23 Annotations

Pedro   Link to this

"an excellent mastiffe, his name Towser, sent me by a chyrurgeon."

The chyrurgeon, a frequenter of various hostelries such as the Trumpet, the Bell Tavern and King's Head at Lambeth marsh, certainly had a sense of humour!

http://www.pepysdiary.com/diary/1663/08/05/

Pedro   Link to this

Mastiffs, fighting dogs.

From the Book of Days...

Elizabeth took especial delight in seeing the courage of her English mastiffs pitted against the cunning of Ursa and the strength of Taurus. On the 25th of May 1559, the French ambassadors 'were brought to court with music to dinner, and after a splendid dinner, were entertained with the baiting of bears and bulls with English dogs. The queen's grace herself, and the ambassadors, stood in the gallery looking on the pastime till six at night.' The diplomatists were so gratified, that her majesty never failed to provide a similar show for any foreign visitors she wished to honour.

(and in the reign of King James)
Afterwards, a different lion, a male one, was brought into the arena by himself, and a couple of mastiffs were let in upon him; by which he was fiercely attacked, but with little effect. 'A brended dog took the lion by the face, and turned him upon his back--but the lion spoiled them all; the best dog died the next day.'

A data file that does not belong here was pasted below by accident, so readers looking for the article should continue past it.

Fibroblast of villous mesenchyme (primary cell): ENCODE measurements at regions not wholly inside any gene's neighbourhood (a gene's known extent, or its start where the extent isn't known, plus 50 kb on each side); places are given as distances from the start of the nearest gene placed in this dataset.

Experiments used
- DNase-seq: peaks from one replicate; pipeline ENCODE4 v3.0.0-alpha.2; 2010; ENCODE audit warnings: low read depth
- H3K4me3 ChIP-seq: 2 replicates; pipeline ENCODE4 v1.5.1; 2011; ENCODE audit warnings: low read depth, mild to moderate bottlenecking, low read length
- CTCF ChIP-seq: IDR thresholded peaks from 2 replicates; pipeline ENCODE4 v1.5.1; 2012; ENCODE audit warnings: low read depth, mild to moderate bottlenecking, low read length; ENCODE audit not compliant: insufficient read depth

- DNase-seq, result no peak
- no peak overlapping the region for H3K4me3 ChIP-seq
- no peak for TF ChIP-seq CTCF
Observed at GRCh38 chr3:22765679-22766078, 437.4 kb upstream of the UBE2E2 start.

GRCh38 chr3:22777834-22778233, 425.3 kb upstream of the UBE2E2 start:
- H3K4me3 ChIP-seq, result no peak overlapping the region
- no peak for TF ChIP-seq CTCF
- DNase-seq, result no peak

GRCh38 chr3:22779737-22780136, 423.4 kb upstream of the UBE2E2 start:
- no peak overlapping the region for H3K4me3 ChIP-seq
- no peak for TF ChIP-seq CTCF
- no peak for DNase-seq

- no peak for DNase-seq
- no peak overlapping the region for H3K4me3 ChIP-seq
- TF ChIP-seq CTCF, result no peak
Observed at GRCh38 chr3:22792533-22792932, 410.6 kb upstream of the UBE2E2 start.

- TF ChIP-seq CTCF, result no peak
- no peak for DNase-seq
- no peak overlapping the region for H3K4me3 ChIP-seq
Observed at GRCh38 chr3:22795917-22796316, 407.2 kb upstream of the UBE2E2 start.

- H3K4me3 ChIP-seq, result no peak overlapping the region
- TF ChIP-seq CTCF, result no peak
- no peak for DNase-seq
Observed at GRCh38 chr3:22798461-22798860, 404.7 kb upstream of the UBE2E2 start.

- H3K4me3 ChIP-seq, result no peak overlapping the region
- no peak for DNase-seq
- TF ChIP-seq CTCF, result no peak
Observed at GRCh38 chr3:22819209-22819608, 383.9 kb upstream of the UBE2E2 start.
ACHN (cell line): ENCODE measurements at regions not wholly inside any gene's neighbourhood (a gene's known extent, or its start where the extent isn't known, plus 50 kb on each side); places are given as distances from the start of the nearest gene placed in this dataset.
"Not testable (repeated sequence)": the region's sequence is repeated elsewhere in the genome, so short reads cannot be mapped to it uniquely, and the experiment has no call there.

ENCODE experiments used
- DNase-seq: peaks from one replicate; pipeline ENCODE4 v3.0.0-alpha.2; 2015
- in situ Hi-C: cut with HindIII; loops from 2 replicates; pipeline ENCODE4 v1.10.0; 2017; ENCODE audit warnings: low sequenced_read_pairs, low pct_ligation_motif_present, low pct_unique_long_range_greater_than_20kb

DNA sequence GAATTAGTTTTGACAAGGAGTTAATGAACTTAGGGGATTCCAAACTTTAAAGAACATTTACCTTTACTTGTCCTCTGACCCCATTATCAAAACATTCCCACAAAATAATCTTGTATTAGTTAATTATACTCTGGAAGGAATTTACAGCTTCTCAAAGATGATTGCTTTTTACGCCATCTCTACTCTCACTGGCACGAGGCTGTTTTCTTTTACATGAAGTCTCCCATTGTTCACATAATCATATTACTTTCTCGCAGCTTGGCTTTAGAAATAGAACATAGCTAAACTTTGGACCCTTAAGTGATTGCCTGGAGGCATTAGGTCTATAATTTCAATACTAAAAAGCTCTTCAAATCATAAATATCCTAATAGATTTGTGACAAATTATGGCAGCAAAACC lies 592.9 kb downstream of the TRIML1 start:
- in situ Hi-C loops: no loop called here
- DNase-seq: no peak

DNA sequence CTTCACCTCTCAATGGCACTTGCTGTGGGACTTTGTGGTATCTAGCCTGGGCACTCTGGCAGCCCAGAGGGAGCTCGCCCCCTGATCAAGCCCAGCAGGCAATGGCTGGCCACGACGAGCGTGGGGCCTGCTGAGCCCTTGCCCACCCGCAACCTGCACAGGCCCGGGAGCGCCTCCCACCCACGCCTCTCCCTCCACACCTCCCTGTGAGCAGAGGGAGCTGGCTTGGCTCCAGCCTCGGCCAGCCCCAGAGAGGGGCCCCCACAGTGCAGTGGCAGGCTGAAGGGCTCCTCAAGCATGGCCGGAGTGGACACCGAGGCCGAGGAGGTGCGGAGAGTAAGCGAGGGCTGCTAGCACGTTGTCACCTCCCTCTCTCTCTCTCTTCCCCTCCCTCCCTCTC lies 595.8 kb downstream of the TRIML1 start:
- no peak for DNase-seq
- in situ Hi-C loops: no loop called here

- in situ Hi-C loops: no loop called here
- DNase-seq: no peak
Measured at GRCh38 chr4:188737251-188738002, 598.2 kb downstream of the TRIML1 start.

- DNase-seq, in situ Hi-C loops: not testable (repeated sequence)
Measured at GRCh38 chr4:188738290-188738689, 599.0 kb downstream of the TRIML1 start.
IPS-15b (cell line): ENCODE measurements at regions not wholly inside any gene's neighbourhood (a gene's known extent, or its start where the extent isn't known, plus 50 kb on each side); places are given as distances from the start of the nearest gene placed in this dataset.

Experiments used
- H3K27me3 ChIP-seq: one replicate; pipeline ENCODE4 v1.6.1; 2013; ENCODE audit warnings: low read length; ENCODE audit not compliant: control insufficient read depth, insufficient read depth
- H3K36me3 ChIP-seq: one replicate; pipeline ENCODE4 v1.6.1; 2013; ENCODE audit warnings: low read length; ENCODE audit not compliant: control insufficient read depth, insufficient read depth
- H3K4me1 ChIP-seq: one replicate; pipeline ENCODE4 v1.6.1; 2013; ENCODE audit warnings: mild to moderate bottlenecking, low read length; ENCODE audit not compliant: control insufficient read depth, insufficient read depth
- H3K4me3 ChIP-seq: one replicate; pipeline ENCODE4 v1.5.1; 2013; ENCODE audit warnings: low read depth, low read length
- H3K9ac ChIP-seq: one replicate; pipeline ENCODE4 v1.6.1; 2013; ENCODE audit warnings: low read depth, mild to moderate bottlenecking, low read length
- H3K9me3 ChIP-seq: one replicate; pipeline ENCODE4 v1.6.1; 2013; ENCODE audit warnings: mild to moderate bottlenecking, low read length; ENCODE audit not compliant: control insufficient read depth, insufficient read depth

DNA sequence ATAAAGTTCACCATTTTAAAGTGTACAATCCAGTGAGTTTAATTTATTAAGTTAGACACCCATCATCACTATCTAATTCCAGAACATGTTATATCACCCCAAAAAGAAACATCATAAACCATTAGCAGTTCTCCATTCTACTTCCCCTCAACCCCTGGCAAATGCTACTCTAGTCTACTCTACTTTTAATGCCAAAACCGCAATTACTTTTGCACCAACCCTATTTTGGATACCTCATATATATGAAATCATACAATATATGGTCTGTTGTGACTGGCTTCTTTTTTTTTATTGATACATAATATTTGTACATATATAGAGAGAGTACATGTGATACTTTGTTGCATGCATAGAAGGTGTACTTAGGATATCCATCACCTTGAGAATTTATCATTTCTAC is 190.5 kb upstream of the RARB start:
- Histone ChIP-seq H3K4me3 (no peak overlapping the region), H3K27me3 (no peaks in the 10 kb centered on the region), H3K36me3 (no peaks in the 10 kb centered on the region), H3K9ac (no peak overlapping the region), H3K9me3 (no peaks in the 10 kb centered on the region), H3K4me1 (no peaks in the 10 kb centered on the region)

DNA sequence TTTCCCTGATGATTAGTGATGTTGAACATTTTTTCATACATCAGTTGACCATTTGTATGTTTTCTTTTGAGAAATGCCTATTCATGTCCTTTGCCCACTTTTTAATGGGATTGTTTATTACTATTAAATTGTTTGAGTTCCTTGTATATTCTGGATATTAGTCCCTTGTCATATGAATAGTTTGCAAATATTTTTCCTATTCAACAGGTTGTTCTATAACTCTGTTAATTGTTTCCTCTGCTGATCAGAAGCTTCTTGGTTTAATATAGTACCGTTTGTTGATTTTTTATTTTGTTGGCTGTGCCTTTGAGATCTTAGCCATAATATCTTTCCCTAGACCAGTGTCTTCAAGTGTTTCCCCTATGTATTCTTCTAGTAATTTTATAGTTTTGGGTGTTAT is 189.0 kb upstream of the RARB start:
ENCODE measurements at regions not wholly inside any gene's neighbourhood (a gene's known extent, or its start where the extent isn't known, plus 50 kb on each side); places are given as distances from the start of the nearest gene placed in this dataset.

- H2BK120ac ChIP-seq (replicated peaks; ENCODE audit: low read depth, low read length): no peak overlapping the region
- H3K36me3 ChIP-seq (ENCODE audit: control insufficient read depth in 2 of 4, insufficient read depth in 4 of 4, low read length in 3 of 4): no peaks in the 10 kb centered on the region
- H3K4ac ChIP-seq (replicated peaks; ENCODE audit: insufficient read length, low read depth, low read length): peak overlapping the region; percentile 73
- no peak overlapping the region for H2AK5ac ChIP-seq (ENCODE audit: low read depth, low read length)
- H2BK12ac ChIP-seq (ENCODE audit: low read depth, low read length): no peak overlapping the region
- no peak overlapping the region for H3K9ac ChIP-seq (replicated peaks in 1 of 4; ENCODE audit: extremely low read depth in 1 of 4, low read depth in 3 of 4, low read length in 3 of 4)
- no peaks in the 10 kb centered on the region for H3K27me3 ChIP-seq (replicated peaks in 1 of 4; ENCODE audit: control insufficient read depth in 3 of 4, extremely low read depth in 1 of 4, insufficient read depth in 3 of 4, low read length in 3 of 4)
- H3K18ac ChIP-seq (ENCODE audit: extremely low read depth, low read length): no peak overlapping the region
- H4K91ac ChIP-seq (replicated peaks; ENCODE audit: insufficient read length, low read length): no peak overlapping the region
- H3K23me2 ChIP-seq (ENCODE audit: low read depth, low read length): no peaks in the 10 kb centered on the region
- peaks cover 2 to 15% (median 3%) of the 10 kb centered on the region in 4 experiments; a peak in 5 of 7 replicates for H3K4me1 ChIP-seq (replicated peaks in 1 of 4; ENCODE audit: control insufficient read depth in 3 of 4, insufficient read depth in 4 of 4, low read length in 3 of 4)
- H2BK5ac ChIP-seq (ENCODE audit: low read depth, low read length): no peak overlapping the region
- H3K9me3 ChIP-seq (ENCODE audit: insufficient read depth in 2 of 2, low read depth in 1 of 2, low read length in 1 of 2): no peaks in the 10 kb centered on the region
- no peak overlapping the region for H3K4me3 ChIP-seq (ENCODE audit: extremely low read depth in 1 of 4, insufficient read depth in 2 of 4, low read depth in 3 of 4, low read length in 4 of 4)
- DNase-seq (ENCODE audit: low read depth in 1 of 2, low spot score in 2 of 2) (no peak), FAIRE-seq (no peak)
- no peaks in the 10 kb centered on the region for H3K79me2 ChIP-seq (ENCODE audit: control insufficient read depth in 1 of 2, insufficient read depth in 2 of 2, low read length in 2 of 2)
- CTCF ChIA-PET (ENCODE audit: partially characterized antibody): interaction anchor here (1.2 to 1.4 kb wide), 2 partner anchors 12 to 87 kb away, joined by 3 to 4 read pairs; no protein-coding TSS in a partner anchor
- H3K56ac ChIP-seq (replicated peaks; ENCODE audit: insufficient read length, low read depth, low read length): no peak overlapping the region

Michael Robinson   Link to this

to Gresham College, of which he is ... one of the virtuosos

John Creed was elected and admitted a Fellow of the Royal Society, December 16th. 1663.

Wheatley edn. note

Terry F   Link to this

"He being gone,...more money. And out of an impatience...."

So L&M, reading a "full stop" in the MS where Wheately had none.

Cactus Wren   Link to this

I wonder if "the girl",
whose sitting up you so take for granted, was as "weary, sleepy, cold" as you were, Sam?

Australian Susan   Link to this

English mastiff information
http://www.dogbreedinfo.com/mastiff.htm
I have a friend who has one of these dogs: they are *enormous*.

Re the girl sitting up.
Presumably this happened every night and Sam only remarks on it because of the extreme lateness. Yes, indeed, very cold and wearisome for her. Wonder what time she had to be up the next morning?